These are the import tariffs Britain would impose in no-deal Brexit and how they would affect Portsmouth

IMPORTERS in Portsmouth could be affected by proposed changes to tariffs with Britain leaves the European Union without a deal.

Wednesday, 13th March 2019, 6:59 am
Updated Wednesday, 13th March 2019, 8:05 am
Portsmouth International Port. Picture: Leon Neal/Getty Images

The government announced that the UK would slash tariffs on a range of imports from outside the EU in the event of a no-deal Brexit. 

However importers bringing fruit into the country via Portsmouth International Port would be subject to tariffs under the plans. 

Portsmouth currently imports 50 per cent of the bananas eaten in Britain and the fruit would be among the 13 per cent of imports subject to tariffs. 

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Portsmouth International Port. Picture: Leon Neal/Getty Images

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Other products which would be subject to tariffs under a no-deal Brexit include: 

- Beef, lamb, pork and poultry and some dairy products, in order to protect UK farmers and producers from cheap imports;

- A number of tariffs on finished vehicles to support the automotive sector, which will not apply to car parts imported from the EU to prevent disruption to supply chains;

- Products including certain ceramics, fertiliser and fuel, where tariffs protect UK producers against unfair practices like dumping and state subsidies;

- Goods including bananas, raw cane sugar and certain kinds of fish, where tariffs are used to permit preferential access to the UK market for developing countries.

Under the plans, some products coming from the remaining 27 EU member states which are currently imported free of tariffs will now face levies for the first time.

Ministers said that, overall, the changes would represent a ‘modest liberalisation’ of the UK's tariff regime.

Under a unilateral temporary scheme announced by the Government, 87 per cent of all imports to the UK by value would be eligible for zero-tariff access - up from 80 per cent at present - while many other goods will be subject to a lower rate than currently applied under EU rules.

Following the defeat of the Prime Minister’s Brexit deal last night, Parliament will vote on whether to take no-deal off the table today. 

In special arrangements for Northern Ireland, the UK's temporary import tariffs will not apply to EU goods crossing the border from the Republic.

If the UK leaves the EU without a deal on March 29, the temporary schedules will apply for up to 12 months while a full consultation and review of a permanent approach is undertaken.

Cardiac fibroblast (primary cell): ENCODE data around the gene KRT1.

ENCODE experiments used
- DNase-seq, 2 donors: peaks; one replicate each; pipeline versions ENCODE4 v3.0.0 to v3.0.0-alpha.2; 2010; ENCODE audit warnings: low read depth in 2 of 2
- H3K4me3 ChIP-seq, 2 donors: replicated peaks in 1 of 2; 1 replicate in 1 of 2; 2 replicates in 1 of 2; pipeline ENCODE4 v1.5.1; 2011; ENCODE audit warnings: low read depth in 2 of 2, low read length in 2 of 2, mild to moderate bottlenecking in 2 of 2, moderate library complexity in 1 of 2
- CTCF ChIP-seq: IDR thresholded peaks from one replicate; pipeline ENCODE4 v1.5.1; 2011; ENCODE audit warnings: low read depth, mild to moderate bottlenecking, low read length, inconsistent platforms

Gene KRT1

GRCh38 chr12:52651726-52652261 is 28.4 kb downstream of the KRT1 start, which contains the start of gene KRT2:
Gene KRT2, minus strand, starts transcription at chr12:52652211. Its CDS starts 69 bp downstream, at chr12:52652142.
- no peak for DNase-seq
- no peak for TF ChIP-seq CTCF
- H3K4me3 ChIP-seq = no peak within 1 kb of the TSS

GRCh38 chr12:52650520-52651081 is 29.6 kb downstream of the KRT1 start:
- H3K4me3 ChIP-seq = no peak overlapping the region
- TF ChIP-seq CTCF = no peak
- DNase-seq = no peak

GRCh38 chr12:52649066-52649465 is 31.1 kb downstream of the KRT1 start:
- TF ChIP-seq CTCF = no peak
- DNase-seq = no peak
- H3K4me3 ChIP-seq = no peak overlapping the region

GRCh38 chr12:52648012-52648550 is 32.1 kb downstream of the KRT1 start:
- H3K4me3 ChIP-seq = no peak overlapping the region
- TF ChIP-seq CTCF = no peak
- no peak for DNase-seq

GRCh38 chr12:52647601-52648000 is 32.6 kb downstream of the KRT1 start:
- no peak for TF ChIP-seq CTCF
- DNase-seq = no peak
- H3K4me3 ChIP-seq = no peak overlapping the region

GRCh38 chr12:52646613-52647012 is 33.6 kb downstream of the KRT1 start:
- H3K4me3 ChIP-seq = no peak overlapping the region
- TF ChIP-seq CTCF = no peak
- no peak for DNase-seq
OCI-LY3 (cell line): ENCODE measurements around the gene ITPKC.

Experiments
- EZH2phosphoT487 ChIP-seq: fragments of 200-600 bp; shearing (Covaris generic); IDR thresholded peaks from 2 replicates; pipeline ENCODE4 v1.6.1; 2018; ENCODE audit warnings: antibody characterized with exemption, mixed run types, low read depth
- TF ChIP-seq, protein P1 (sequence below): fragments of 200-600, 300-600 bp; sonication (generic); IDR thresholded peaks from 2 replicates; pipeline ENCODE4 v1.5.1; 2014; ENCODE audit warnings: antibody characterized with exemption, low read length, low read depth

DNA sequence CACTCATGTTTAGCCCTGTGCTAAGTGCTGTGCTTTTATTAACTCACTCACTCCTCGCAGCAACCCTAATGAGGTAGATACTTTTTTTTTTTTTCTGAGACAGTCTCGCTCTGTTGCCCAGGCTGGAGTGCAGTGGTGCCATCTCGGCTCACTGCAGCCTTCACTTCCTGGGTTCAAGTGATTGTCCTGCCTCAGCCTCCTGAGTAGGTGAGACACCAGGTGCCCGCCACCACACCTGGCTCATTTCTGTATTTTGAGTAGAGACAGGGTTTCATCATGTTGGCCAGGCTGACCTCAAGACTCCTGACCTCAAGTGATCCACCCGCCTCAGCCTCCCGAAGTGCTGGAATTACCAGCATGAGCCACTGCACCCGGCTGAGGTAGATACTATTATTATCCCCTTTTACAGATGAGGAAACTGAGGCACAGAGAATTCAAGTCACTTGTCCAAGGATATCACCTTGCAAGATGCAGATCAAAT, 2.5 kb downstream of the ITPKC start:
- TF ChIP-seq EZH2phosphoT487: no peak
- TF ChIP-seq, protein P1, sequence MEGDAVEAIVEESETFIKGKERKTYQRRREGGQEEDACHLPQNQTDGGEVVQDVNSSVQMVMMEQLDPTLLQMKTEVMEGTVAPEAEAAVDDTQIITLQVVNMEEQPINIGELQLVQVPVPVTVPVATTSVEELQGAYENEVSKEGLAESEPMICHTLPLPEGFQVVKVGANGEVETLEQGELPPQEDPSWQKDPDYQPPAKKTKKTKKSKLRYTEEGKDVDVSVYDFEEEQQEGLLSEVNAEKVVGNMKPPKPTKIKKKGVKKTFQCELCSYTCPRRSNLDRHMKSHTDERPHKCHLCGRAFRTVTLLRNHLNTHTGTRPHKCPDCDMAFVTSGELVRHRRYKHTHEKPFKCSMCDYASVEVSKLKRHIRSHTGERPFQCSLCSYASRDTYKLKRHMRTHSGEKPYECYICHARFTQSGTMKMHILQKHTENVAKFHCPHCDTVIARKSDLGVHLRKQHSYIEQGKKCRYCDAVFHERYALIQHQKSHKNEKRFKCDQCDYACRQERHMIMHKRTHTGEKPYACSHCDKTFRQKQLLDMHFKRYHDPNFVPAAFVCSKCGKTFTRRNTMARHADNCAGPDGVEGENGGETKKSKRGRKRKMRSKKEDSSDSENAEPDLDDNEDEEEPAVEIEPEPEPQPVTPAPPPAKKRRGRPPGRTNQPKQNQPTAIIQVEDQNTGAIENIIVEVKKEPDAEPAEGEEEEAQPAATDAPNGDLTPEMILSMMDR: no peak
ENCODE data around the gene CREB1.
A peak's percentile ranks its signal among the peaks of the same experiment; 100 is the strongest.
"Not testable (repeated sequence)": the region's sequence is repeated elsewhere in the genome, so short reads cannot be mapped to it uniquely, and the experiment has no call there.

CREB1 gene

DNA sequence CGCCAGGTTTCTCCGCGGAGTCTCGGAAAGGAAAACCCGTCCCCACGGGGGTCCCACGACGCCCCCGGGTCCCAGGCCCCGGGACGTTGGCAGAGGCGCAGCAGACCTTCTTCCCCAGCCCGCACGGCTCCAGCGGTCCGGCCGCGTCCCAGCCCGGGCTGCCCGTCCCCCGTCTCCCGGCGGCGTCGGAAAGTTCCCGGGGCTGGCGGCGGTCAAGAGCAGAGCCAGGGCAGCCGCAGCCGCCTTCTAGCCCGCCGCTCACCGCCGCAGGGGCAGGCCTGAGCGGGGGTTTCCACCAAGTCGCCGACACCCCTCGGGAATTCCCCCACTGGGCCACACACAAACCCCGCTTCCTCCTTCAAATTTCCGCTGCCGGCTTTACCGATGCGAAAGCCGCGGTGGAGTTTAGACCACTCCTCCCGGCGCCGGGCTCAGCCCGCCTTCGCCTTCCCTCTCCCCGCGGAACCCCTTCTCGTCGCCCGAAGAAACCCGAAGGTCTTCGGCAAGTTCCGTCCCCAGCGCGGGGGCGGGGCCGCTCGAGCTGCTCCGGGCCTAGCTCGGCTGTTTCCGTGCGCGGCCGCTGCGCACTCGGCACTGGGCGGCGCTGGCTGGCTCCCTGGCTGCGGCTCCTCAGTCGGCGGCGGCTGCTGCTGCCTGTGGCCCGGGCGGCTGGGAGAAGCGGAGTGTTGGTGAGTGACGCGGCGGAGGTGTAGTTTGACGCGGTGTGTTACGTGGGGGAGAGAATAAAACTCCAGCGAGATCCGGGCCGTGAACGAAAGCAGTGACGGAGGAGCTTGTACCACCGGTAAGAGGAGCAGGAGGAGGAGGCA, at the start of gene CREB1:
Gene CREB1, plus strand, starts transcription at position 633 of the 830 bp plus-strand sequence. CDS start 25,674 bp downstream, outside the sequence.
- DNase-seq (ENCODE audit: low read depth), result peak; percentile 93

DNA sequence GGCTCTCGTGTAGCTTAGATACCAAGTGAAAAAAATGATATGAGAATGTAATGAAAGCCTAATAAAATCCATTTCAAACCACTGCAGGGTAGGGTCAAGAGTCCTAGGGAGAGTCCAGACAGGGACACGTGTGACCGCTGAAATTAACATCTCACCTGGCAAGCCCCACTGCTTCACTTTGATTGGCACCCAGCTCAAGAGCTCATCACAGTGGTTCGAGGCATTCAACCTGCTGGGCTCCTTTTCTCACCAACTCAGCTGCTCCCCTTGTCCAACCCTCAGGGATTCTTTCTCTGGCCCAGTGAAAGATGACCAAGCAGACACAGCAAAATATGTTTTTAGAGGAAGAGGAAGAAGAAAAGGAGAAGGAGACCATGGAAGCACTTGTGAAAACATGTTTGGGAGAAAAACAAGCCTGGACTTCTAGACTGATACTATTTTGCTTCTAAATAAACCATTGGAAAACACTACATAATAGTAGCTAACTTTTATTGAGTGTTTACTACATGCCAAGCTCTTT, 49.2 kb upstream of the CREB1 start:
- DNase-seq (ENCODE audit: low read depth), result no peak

Proposed tariff rates on a range of food products were announced as a proportion of the so-called ‘most favoured nation’ (MFN) currently imposed by the EU on imports from countries which do not have a free trade agreement.

Rates include beef (53 per cent of MFN), poultry meat (60 per cent ), sheep meat (100 per cent ), pig meat (13 per cent ), butter (32 per cent ), Cheddar-like cheese (13 per cent ), protected fish and seafood products (100 per cent ) and milled and semi-milled products (83 per cent ).

Tariffs on finished cars and trucks will be set at 10.6 per cent , down from the EU MFN rate of 11.3 per cent , while for finished buses the rate will remain unchanged at 12.6 per cent .

Other rates include 0.2 per cent  on mineral products, 0.1 per cent  on chemical products, 2.1 on fertilisers, 0.1 per cent  on plastics and rubber, 0.2 per cent  on leather and hides, 0.9 per cent  on textiles and textile products, 0.3 per cent  on stone and cement, 1.2 per cent  on ceramics, 0.2 per cent  on glass and 2.9 per cent  on transport equipment.

Trade Policy Minister George Hollingbery said: ‘Our priority is securing a deal with the EU as this will avoid disruption to our global trading relationships. However we must prepare for all eventualities.

‘If we leave without a deal, we will set the majority of our import tariffs to zero, whilst maintaining tariffs for the most sensitive industries.

‘This balanced approach will help to support British jobs and avoid potential price spikes that would hit the poorest households the hardest.

‘It represents a modest liberalisation of tariffs and we will be monitoring the economy closely as well as consulting with businesses to decide what our tariffs should be after this transitional period.’